The Disadvantages of Silicon

by David Karanja

Silicon is an element that is commonly found in sand, dust and planets, commonly in the form of silicates or silicon dioxide. The element is used for many industrial purposes, such as making of glasses, cements and ceramics. It is also used to make semiconductors, particularly the microchip. However, silicon has various disadvantages.


The disadvantages of silicon usually depend on what the element is used to manufacture. For example, when it is used to make bakeware, cooking materials made of the metal are too flexible, which affects how the baked products are removed from the oven. Bakeware made using silicon bend when the baked food is being removed, which causes bending and breaking of the food. If the quantity of food being cooked is large, it takes a long time for it to cook.

High Viscosity

Silicon is also used in making of silicone rubber, which is a polymer used in making of gaskets and insulation. The silicone rubbers are usually bulky and thick in appearance. The rubber has high viscosity and resists the force that allows water to flow easily. The rubbers made of silicon should be vacuumed to prevent air from accumulating. It is also resistant to curing, especially if it comes in contact with sulfur- or clay-containing compounds.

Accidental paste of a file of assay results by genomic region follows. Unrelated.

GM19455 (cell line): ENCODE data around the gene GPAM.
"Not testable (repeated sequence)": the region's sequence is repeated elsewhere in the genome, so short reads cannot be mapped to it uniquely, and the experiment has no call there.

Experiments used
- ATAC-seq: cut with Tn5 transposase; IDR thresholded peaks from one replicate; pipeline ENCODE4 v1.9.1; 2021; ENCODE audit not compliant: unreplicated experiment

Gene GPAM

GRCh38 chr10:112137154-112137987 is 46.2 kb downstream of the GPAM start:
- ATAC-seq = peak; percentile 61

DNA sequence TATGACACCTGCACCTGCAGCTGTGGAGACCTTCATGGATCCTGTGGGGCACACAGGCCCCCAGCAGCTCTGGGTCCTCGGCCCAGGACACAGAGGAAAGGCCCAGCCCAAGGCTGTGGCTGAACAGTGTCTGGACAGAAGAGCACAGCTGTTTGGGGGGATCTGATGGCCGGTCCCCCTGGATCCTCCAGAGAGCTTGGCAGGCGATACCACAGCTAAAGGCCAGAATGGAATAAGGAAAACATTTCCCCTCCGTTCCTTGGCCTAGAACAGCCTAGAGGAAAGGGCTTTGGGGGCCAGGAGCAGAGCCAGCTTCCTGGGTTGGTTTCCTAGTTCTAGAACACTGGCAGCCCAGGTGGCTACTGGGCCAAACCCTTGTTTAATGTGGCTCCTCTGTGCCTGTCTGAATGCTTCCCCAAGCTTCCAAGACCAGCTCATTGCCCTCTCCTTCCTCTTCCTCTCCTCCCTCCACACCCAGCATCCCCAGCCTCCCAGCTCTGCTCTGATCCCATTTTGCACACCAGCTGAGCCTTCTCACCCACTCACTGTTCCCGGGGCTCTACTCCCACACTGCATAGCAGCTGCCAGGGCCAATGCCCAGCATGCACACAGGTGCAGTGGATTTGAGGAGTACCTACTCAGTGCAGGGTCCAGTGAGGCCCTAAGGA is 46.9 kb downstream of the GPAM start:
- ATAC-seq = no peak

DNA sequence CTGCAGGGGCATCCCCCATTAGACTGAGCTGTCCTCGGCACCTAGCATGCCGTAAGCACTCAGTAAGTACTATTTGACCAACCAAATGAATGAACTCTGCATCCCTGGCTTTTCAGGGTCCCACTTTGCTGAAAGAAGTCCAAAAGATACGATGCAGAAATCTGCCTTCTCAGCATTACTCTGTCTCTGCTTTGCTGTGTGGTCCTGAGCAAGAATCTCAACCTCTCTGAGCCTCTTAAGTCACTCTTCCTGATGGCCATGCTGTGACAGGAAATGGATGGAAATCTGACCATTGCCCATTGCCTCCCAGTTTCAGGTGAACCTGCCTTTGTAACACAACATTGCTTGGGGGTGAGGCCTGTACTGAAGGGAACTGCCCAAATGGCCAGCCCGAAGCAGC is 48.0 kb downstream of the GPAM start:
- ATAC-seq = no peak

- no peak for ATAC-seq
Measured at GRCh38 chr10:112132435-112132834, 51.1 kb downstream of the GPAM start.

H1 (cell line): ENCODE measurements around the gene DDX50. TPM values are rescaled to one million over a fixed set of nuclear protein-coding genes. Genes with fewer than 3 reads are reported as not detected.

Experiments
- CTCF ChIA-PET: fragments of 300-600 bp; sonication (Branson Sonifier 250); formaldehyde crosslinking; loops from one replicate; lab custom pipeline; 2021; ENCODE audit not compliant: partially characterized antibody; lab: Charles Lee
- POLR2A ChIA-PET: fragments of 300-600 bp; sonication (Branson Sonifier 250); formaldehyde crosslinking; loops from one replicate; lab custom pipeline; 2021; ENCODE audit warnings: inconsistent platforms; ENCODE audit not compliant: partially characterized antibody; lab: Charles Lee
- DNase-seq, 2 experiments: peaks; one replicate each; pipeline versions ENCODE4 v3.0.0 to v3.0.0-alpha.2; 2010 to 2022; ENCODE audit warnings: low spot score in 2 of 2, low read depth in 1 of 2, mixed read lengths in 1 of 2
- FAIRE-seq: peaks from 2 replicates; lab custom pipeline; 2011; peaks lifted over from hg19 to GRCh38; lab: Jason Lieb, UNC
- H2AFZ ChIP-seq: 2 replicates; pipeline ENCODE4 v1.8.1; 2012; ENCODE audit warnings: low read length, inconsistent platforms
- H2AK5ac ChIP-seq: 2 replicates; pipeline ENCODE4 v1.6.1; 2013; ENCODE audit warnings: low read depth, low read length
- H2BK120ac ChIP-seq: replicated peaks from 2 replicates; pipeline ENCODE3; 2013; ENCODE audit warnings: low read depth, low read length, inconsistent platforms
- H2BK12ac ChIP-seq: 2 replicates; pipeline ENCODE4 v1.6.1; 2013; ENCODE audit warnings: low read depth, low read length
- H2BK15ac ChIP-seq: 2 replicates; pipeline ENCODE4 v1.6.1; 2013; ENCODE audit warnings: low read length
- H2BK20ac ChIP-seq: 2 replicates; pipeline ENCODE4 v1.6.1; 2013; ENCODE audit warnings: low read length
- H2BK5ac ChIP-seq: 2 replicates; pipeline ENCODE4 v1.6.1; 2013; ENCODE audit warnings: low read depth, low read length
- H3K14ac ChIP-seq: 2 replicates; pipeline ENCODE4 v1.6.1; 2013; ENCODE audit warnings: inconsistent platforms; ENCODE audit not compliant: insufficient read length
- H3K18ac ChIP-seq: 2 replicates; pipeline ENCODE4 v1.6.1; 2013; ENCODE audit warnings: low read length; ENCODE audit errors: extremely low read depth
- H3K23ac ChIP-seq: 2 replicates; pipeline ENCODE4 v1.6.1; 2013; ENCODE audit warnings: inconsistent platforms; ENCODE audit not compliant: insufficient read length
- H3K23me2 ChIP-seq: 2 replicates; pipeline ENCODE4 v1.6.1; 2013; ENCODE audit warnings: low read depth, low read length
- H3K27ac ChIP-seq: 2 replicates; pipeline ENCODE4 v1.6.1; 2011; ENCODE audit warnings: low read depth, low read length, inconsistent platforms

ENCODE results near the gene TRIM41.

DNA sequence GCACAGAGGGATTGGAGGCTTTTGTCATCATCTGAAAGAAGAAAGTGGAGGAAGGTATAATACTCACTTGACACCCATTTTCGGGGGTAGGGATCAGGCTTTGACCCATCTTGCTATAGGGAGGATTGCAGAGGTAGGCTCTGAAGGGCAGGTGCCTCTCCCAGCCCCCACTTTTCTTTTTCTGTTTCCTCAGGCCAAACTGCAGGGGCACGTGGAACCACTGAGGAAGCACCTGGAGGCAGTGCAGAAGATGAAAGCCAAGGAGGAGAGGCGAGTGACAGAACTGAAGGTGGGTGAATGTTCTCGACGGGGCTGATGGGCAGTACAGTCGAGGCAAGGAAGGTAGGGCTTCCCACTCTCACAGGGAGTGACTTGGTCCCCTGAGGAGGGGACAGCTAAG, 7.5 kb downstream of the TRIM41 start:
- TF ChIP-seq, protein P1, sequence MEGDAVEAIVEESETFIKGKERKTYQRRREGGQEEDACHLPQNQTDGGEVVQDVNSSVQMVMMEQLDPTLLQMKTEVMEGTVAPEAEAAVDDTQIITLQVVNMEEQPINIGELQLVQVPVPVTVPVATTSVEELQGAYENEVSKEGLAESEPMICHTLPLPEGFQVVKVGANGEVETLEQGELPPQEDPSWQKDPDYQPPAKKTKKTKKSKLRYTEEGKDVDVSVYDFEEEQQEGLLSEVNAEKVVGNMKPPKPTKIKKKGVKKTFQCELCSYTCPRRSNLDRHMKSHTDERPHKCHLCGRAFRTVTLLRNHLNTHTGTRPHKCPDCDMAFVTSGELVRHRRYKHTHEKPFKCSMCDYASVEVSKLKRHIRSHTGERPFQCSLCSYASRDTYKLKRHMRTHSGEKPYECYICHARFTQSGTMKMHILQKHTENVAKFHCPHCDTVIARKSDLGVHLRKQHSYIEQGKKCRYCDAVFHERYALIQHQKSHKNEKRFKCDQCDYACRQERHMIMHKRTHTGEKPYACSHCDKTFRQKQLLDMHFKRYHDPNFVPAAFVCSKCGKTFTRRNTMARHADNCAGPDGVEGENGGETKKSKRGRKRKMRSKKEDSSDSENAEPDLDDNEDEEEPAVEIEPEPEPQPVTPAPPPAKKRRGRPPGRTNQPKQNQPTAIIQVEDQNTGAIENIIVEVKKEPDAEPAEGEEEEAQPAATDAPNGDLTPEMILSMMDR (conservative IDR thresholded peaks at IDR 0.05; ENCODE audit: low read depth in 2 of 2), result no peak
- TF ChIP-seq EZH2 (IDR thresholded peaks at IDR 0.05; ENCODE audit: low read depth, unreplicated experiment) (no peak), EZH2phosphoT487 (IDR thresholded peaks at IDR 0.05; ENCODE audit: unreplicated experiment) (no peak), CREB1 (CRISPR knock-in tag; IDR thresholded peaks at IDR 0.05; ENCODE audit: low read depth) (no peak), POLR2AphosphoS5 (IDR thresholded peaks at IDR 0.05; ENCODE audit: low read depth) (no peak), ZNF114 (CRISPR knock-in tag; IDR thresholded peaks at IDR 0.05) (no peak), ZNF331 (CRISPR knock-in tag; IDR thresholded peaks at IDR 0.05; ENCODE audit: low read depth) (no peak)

Difficulty in Cleaning

When silicon is used to provide a seal around the base of the toilet to prevent leakages, it is difficult to install and remove, compared with alternative materials such as caulk. When making certain repairs that require lifting the toilet, it takes a long time to clean the silicone.

Maintaining it as a Sealant

When it is used as a sealant, silicon poses a problem to the user when it comes to maintenance of exterior materials, which are sealed using silicon products. Nothing can stick on the sealant, so the sealed surface cannot be repainted or stained. When the sealant is completely cured, it is also difficult to remove. While other sealants dissolve easily in several solvents, silicon sealants are hard to dissolve. This poses a problem to the maintenance of surfaces where silicon sealants have been used.

About the Author

Based in Lusaka, Zambia, David Karanja has been writing since 2005. His articles have appeared in “Catholic Insight” magazine, “Drum” magazine and “The Post” newspaper. Karanja, who is a secondary school English teacher, holds a Bachelor of Arts in linguistics from the University of Zambia.

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